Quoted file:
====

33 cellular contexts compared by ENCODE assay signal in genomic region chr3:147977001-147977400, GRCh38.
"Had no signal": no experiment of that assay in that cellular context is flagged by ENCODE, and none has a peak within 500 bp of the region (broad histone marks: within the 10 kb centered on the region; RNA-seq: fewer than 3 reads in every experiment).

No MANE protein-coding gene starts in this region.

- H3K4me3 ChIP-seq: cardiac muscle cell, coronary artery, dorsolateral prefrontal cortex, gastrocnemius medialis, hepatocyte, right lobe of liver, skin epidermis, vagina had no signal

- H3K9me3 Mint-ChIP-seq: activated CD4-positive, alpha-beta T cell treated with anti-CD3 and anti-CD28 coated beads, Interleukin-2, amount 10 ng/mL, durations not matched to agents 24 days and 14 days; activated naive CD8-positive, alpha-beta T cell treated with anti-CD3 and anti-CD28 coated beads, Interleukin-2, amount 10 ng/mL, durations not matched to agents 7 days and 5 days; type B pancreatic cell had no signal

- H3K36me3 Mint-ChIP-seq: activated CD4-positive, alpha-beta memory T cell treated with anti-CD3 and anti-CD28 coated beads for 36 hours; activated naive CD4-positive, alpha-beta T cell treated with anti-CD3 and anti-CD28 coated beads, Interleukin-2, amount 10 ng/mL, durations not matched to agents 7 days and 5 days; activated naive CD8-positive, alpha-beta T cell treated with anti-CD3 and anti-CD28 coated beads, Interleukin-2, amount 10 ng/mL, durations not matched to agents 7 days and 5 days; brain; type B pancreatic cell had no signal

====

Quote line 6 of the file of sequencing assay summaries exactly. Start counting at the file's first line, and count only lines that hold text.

- H3K36me3 Mint-ChIP-seq: activated CD4-positive, alpha-beta memory T cell treated with anti-CD3 and anti-CD28 coated beads for 36 hours; activated naive CD4-positive, alpha-beta T cell treated with anti-CD3 and anti-CD28 coated beads, Interleukin-2, amount 10 ng/mL, durations not matched to agents 7 days and 5 days; activated naive CD8-positive, alpha-beta T cell treated with anti-CD3 and anti-CD28 coated beads, Interleukin-2, amount 10 ng/mL, durations not matched to agents 7 days and 5 days; brain; type B pancreatic cell had no signal